Reflux, aspiration and respiratory disease in dogs : clinical consideration and advances in aerodigestive diagnostics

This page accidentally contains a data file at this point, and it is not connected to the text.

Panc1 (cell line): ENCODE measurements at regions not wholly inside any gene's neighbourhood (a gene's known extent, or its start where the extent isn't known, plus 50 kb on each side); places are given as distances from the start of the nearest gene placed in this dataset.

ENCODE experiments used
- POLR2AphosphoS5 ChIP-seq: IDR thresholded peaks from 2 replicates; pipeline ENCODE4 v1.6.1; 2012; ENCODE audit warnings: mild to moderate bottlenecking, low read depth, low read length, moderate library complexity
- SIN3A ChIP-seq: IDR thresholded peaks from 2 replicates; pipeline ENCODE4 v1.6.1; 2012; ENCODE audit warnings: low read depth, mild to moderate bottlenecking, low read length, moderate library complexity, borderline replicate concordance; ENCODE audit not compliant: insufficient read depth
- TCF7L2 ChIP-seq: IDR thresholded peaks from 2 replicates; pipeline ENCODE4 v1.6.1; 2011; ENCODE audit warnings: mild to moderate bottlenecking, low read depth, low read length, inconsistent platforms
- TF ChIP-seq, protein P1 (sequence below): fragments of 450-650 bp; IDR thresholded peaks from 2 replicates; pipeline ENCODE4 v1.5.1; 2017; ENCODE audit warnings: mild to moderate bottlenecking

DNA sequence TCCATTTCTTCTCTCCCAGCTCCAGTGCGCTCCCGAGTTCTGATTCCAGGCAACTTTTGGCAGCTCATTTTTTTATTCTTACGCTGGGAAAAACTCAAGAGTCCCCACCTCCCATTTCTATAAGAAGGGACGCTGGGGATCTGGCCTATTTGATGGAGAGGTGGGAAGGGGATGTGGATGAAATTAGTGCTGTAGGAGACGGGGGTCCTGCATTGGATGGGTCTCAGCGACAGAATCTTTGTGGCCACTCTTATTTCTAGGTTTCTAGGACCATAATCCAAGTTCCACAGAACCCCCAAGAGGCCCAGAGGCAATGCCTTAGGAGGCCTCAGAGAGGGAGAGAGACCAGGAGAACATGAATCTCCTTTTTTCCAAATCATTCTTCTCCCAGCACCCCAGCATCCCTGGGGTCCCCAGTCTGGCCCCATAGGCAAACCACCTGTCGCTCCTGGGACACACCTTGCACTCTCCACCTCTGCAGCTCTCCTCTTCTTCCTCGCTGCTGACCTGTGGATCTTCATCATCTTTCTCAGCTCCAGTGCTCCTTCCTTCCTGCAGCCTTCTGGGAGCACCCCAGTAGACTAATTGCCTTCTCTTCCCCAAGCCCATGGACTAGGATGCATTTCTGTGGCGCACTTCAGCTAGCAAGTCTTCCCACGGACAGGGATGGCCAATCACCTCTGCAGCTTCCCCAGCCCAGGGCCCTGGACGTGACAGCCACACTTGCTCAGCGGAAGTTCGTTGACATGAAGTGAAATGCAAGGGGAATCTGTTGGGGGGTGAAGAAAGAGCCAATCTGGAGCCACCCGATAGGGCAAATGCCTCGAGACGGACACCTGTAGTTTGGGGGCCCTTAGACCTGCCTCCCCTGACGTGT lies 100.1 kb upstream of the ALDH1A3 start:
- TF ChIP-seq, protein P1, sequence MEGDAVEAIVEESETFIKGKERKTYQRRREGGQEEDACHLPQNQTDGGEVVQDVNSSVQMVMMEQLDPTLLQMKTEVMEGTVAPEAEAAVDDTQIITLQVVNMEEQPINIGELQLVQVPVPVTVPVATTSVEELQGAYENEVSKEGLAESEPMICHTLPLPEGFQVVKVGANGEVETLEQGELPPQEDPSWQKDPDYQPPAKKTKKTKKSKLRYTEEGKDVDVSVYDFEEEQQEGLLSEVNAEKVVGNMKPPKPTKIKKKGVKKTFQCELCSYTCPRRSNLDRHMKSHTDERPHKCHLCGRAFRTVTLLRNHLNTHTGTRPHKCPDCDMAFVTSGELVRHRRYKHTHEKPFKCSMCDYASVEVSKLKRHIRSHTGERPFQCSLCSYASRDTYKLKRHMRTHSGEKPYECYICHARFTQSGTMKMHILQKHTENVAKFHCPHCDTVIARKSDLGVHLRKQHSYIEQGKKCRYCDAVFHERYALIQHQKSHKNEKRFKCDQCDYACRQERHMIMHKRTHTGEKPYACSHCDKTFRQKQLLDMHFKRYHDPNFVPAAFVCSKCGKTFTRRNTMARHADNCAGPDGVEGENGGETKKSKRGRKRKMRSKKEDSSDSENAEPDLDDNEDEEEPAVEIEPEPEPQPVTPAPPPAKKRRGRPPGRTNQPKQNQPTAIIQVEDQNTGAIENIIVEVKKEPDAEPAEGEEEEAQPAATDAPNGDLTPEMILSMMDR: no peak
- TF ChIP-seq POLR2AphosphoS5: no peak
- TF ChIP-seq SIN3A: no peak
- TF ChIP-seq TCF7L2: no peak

The aspiration of gastric contents into the respiratory tract has been associated with the development and progression of multiple respiratory diseases in humans. In veterinary medicine the term “aspiration” is considered synonymous with “aspiration pneumonia” which, while frequently encountered, does not accurately reflect the breadth of aspiration associated respiratory syndromes (AARS). In the clinical veterinary literature, the effect of alimentary dysfunction on respiratory disease (aerodigestive disease) is rarely investigated despite evidence in the human literature, animal models, and some studies and case reports linking alimentary and respiratory disease in clinical small animal patients. Aerodigestive disease is rarely investigated in veterinary medicine due to lack of clinical recognition and limitations in available diagnostics. Furthermore, AARS may be precipitated by several potentially occult alimentary disorders. Current methods of investigating aerodigestive diseases in veterinary patients are limited by sensitivity, specificity, potential for bias, cost, and availability. This necessitates investigations into advanced diagnostics to identify a potentially underrecognized patient population with AARS. Additionally, similarities in anatomy, physiology, and several pathologic disorders between dogs and humans, make experimental and naturally occurring canine models integral to translational research. Thus, evaluating dogs with aerodigestive disease may represent an area of substantial clinical relevance in human as well as veterinary medicine.
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